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Investors Prepare for Volatility Ahead of Indonesia Election

Investors Prepare for Volatility Ahead of Indonesia Election

JAKE MAXWELL WATTS

Updated June 23, 2014 7:03 p.m. ET

Investors are turning wary of Indonesian stocks ahead of a presidential election early next month that could make or break one of Asia’s best-performing markets.

Enthusiasm for Jakarta Governor Joko Widodo, the reformist frontrunner who had a strong early lead in the polls, has helped push Indonesian stocks up more than 13% this year. But as the race has grown tighter, some fund managers have held their bets or taken them off entirely while preparing for volatility.

Maybank Kim Eng, Southeast Asia’s largest brokerage by value traded, said most of 80 institutional clients from Singapore, Kuala Lumpur and Hong Kong it met with in early June showed strong interest in Indonesia, but around 40% had stopped adding to their Indonesian holdings due to nervousness about the election. One in 10 had begun selling.

Trimegah Asset Management, which oversees around $390 million in Indonesia, has increased its cash holdings to limit its exposure to a stock selloff. “It is truly a two-way race…The best way [to minimize risk] is to diversify a bit,” said Ivan Chamdani, head of research at the fund.

Taking a stance is difficult, he said. A victory for Mr. Widodo, whom investors favor, would likely trigger an immediate rally in stocks and bonds, leaving overcautious managers behind, while a loss would cause a market-wide selloff, Mr. Chamdani said.

Mr. Widodo—known as Jokowi—is a populist with a reputation for honesty. His opponent, former special forces commander Prabowo Subianto, is a conservative from the country’s business and political elite.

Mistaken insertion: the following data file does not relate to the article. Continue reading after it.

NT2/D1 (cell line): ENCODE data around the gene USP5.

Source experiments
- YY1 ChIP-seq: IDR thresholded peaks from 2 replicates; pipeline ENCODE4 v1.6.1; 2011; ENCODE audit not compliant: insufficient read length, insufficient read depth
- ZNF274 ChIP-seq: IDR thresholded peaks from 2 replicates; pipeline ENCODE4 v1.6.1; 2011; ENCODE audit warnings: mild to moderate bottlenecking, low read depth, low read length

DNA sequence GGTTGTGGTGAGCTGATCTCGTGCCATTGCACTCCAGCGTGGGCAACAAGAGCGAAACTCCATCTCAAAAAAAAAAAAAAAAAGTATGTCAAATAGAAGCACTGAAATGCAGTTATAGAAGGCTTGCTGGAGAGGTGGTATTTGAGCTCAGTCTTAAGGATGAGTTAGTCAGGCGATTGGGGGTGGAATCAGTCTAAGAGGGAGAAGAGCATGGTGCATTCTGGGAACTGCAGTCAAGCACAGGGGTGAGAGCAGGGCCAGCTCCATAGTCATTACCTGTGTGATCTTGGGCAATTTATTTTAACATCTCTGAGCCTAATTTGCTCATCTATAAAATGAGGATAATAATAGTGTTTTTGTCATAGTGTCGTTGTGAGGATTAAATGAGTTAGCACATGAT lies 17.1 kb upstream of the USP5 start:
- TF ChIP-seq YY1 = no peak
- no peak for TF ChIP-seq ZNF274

Indonesia’s benchmark equity index surged more than 11% in the first three months of the year, when the polls showed Mr. Widodo far ahead of his opposition. But the race has narrowed, and so have the market’s gains. The benchmark index is up only 1.7% from the beginning of April and has slipped 2.8% from its 12-month high in May. It still ranks just behind the Philippines’ PSEi as Southeast Asia’s second-best performer this year, however, having gained more than 13%. The PSEi has risen nearly 15%.

Foreign funds were net buyers of just $252 million of Indonesian equities in the first three weeks of June, down from more than $700 million in the two previous months and $1.3 billion in March, according to data provided by Citigroup Inc.C +1.52%

The rupiah, meanwhile, has strengthened nearly 1.6% against the U.S. dollar, ending a dive that had knocked around a fifth from its value in 2013. Bonds, too, have rallied, pushing the yields on the 10-year government bond down to 8.1% from 9.1% in January. Yields fall when prices rise.

Indonesia’s next president will need to meet the high standards of international investors, who have aggressively dumped and then bought Indonesian assets in the past 12 months based on the country’s outlook.

Investors say stocks will no longer look attractive if the country doesn’t follow through with overhauls and strengthen economic growth. The country’s stock index trades at a price-to-earnings ratio of 20.7, compared with 17.6 times for Japan’s Nikkei Stock Average and 16.1 times for Korea’s Kospi, according to FactSet, a data provider.

The July 9 election will mark the first time in Indonesia’s history that one elected president will pass power to another. It will take place at a time when Southeast Asia’s largest economy is in urgent need of fiscal and structural improvements.